• Data Manipulation Language, Operators in SQL, Functions in SQL. 2.0 New Concepts: 3.1 Topic : Joins 3.2 Propositions: Proposition1: - Join Join is used to combine the data spread across tables. A join is performed by the 'where' clause which combines the specified rows of tables. 3.0 Title of the experiment : To relate data through Join concept in a database. 4.0 New Information: 5.1 New Information: Types of Joins i Equi - join ii Non equi-join iii Self Join iv Outer Join Equi -join A join, which is based on equalities, is called equi-join. In equi-join comparison operator equal to (=) is used to perform a join. It retrieves rows from tables having a common column. It is also called simple join. Syntax : -
    • select table1.column , table1.column, table2.column,…., from table1, table2 where table1.column1 = table2.column2; e.g Select emp.empno,emp.ename,emp.deptno, dept.deptno,dept.loc from emp,dept where emp.deptno = dept.deptno; Guidelines: 5. Rows in one table can be joined to rows in another table according to the common values existing in corresponding columns, that are usually primary and foreign key columns. 6. When writing a select statement that joins tables, precede the column name with the table name. (e.g. dept.deptno) 7. If the same column name appears in more than one table, the column name must be prefixed the table name. (e.g. dept.deptno, emp.deptno) 8. If the column names are unique, then we need not prefix it with the table name. Table aliases Table aliases are used to make multiple table queries shorter and more readable. As a result, we give an alias name or short name to the table in the 'from' clause. The alias can be used instead of the table name throughout the query. Syntax : - e.g. select e.empno, e.ename, e.deptno, d.deptno, d.loc from emp e, dept d where e.deptno = d.deptno; Note: - The above example is same as example of equi join but uses table aliases where 'e' refers to emp table and 'd' refers to dept table. Non equi-join
    • A join that specifies the relationship between columns belonging to different tables by making use of the relational operators (<, >, <=, >=, ! =) other than '=' operator is called as non equi-join. To use non equi-join create the following table. Table - Salgrade Column-name Datatype Grade Number (4) Losal Number (8) Hisal Number (8) Note - Students will insert the following records in a given table. GRADE LOSAL HISAL --------- --------- --------- 1 700 1200 2 1201 1400 3 1401 2000 4 2001 3000 5 3001 9999 To relate emp and salgrade tables using non-equi join. e.g select e.ename, e.salary, s.grade from emp e, salgrade s where e.salary between s.losal and s.hisal; OR select e.ename, e.salary, s.grade from emp e, salgrade s where e.salary >= s.losal and e.salary <= s.hisal; Self join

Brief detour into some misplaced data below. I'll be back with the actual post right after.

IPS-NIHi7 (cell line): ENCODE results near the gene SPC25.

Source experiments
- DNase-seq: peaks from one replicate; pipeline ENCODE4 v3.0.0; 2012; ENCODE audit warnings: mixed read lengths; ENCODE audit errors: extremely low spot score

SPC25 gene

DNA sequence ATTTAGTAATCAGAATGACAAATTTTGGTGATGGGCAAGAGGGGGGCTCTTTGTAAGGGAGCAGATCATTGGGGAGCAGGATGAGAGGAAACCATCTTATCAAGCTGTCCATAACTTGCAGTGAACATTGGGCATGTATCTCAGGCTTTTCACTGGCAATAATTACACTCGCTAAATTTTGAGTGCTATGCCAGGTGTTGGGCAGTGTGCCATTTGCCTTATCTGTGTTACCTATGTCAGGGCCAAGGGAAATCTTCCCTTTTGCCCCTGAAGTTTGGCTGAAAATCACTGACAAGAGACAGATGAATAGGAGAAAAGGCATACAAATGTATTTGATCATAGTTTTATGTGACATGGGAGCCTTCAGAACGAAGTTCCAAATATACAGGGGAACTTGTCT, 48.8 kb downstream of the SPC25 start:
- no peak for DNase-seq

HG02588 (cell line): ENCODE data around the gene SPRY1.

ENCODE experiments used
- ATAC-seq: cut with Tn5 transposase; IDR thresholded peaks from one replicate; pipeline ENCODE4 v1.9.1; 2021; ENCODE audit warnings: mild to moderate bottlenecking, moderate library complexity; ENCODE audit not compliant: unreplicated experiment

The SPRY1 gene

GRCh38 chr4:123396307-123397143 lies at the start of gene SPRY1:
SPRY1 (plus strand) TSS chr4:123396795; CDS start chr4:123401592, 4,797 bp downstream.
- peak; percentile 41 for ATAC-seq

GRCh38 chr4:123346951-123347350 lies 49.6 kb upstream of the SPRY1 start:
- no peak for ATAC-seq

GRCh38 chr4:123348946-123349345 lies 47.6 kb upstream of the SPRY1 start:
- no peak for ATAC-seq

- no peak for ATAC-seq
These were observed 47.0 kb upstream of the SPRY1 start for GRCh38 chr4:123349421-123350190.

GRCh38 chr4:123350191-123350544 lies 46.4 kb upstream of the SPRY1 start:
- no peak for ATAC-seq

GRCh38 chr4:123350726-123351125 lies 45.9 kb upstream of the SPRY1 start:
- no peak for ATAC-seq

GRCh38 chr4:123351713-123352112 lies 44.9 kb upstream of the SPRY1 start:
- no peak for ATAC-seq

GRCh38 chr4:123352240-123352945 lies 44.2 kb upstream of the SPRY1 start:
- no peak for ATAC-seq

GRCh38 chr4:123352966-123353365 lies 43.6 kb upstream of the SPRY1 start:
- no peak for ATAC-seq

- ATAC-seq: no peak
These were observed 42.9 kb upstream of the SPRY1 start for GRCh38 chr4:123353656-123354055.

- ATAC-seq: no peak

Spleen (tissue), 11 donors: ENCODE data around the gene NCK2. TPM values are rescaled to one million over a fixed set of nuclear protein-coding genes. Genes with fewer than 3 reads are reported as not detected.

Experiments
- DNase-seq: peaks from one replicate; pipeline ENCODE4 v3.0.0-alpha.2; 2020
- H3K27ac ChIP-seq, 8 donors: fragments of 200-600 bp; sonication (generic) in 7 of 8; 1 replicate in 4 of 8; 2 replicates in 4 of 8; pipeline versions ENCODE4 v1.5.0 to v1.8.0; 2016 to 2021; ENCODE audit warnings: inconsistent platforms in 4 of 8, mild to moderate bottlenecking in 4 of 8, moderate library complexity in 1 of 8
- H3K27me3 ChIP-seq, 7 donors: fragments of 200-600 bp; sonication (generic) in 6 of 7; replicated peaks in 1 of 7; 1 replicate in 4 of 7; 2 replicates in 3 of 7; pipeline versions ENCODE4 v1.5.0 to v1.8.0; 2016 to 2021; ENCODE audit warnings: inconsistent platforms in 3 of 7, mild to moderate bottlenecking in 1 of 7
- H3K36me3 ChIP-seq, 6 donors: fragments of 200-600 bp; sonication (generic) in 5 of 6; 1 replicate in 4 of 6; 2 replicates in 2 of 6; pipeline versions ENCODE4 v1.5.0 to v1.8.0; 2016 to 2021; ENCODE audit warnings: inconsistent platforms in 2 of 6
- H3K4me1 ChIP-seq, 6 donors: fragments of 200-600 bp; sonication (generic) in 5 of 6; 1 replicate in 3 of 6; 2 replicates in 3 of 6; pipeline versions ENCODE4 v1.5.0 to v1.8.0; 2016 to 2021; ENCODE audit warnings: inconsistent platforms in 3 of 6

• Joining of a table to itself is known as self join. i.e. it joins one row in a table to another. It can compare each row of the table to itself and also with other rows of the same table. e.g. To find the name of each employee's manager you need to join EMP table to itself. select worker.ename "employee", manager.ename "manager" from emp worker, emp manager where worker.mgr = manager.empno; Note: The above example joins the emp table to itself. To stimulate two tables in the FROM clause, there are two aliases, namely WORKER and MANAGER, for the same table, EMP. Outer Join An outer join returns all the rows returned by simple join or equi join as well as those rows from one table that do not match any row from the other table. The symbol (+) represents outer join. Syntax: - Case 1 select table.column, table.column from table1,table2 where table1.column (+) = table2.column; Case 2 select table.column, table.column from table1, table2 where table1.column = table2.column (+); e.g select e.ename, d.deptno, d.dname from emp e, dept d where e.deptno (+) = d.deptno order by e.deptno; The above example displays numbers and names for all the departments. The operations department, which does not have any employees, is also displayed.
    • Guidelines : 3. The outer join operator can appear only on one side of the expression. The side that has information missing. It returns those rows from one table that has no direct match in the other table. 4. A condition involving an outer join cannot use the IN operator or be linked to another condition by the OR operator. 6.0 Lab Exercise: 1. Display employee Nikhil’s employee number, name, department number, and department location. 2. Display the list of employees who work in the sales department. 3. Display the list of employees who do not work in the sales department. 4. Display the employee name and salary of all employees who report to Sumit Patil.
    • DCL:- Data control language command It provides users with privilege commands.The owner of the database has the sole authority over them.The owner can allow other database users access to the object as per his/her description.Granting privilages(Insert,select,etc.) to other allows them to perform operation within their privilages per view. 1)GRANT privilege Command:- Syntax:- SQL>GRANT<privilages>an<object>to<user name>; Objects are logical data storage structure like tables,view,sequence,index,synonyms etc. e.g.SQL>GRANT SELECT<UPDATE ON ORDER master to warehouse; we can also specify all to grant all the privilages ]